The COVID-19 pandemic has come with virulent anti-Asian racism. Fear has led to the use of the term “Chinese virus,” the revival of the slur “Chink,” the perpetuation of myths that Chinese people eat bats, an increase in violent attacks against Asians and unwarranted blame placed on Filipino workers for the spread of the virus. All these incidents of racism have happened in a span of eight weeks, leading to a public health concern: people who are feared and stigmatized may delay seeking care, increasing the vulnerability of that racialized population. And no one should have to fear violence when they step outside their door.

Canada’s pandemic plan needs to consider the fear that accompanies any new contagion. When a virus’s origin is traced to Asia, the plan must include not only an evaluation of whether its measures encourage anti-Asian sentiment but also strategies to mitigate racist perceptions that equate Asians with the virus.

Racism driven by fear of infectious disease is not new. During the SARS outbreak, the public became fearful of Asians. Earlier infectious disease epidemics were associated with specific ethnic groups, too: the bubonic plague was linked to the Chinese in 1900, and the 1993 hantavirus infection was dubbed the Navajo disease. Past episodes demonstrate that fear of foreigners can also spread beyond the context of disease to influence immigration policies. Historically, Canada has selectively admitted some racialized persons as cheap labour while excluding others to pacify or appease anxiety among the White population. Chinese workers were allowed in, in the 19th and 20th centuries, but had to pay a hefty tax; Sikhs on board the Komagata Maru were turned away with tragic results in 1914.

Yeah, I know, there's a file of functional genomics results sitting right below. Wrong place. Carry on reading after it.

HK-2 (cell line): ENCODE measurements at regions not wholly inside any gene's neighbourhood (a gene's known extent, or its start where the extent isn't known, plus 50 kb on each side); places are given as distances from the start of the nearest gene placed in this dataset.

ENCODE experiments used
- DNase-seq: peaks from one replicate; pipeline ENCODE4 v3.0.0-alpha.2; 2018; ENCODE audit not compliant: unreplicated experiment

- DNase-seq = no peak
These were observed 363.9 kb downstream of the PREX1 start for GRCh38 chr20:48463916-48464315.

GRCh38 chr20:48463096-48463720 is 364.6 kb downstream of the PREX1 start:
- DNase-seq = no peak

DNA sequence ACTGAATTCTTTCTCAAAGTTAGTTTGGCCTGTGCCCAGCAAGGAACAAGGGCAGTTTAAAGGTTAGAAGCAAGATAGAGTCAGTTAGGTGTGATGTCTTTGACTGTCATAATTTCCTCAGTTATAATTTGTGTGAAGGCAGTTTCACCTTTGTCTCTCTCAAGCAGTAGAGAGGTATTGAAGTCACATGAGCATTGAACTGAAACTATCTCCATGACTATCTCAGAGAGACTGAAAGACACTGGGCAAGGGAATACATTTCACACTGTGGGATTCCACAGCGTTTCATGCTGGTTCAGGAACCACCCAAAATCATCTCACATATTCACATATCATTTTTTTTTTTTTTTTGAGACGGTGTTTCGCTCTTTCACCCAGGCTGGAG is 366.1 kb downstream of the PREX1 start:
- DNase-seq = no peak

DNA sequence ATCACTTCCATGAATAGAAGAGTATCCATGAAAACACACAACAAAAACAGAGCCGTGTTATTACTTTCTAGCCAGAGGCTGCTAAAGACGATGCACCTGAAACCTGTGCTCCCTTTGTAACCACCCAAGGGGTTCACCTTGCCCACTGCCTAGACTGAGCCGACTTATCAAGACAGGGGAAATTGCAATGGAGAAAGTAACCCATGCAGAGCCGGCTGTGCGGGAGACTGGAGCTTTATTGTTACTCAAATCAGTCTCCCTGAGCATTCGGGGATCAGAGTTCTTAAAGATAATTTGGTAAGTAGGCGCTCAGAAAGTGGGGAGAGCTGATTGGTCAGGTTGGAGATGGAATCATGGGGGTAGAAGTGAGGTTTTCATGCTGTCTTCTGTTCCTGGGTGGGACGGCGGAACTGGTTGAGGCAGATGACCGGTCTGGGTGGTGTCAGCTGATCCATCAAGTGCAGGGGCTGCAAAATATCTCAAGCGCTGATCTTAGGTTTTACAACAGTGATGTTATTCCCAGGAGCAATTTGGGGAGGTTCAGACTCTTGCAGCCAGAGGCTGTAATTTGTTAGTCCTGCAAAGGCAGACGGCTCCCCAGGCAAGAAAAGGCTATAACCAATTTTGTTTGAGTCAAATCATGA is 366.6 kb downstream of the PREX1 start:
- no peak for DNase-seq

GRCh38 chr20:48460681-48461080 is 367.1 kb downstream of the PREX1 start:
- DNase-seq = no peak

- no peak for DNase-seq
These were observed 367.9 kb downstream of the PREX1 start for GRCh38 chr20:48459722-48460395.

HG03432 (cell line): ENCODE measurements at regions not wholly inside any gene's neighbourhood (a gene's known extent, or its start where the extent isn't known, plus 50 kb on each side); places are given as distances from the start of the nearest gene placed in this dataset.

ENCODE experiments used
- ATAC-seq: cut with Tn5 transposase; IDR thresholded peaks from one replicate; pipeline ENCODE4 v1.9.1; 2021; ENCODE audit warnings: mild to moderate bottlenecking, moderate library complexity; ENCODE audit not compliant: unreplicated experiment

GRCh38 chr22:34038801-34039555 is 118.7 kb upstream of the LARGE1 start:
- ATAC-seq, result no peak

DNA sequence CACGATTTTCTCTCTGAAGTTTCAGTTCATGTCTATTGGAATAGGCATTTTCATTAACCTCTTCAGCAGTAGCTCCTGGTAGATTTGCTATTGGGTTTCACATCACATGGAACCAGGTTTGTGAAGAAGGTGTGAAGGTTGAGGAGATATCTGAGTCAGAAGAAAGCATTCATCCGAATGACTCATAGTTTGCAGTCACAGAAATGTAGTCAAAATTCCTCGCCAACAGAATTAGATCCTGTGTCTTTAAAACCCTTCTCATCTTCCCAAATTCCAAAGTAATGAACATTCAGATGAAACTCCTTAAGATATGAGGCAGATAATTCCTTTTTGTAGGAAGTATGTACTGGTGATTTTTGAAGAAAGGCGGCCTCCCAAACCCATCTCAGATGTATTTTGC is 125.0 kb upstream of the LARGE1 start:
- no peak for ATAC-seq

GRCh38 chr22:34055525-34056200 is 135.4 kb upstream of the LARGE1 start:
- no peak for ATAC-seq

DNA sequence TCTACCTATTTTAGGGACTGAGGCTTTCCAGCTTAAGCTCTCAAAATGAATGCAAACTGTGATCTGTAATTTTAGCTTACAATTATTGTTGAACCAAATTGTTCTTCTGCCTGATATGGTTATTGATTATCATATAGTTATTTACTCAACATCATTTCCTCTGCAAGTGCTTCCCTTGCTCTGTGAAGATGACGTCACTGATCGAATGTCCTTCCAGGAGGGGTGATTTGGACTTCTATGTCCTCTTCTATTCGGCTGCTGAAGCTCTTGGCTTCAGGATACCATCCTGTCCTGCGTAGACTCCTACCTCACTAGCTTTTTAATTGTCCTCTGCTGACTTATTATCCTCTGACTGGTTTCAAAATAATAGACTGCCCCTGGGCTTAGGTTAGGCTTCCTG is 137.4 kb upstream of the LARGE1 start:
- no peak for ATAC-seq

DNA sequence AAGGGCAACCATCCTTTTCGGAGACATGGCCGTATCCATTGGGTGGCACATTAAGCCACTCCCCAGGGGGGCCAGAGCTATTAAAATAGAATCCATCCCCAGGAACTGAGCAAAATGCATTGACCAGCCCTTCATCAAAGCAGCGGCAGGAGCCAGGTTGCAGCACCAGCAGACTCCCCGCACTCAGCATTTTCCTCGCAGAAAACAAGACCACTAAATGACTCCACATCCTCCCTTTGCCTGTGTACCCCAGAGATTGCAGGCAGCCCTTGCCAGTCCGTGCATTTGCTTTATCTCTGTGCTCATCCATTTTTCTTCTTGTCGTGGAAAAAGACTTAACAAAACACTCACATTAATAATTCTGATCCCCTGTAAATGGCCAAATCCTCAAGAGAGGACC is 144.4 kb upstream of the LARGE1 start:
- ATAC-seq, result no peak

Border restrictions are among the many layers in Canada’s response to the current pandemic. Initially the border was closed to all foreign nationals except US citizens, but the government had to walk back this exception. Canada currently admits temporary foreign workers, international students and refugee claimants while barring entry to almost everyone else, including US citizens and even immediate family members of Canadian citizens and permanent residents, unless they are providing essential services.

It is too soon to tell whether border closures have been effective in stemming the spread of the disease. But early government data do not show Asian travellers at the top of the list of carriers. As of April 7, 42 percent of all non-resident travellers entering Canada who had COVID-19 were from Europe, and 35 percent were from Asia. As of April 17, 404 people travelling from the US had COVID-19, as opposed to 5 people from China.

The border is not completely shut, and the measures do not directly prohibit the entry of Asians, but that does not mean the restrictions affect everyone equally. As in the past, the inclusion and exclusion of persons is selective. The exclusion of non-essential persons may be aimed, in part, at reducing fear and anxiety in Canada, reinforcing the narrative that foreigners — Asians — are the primary vectors of the virus.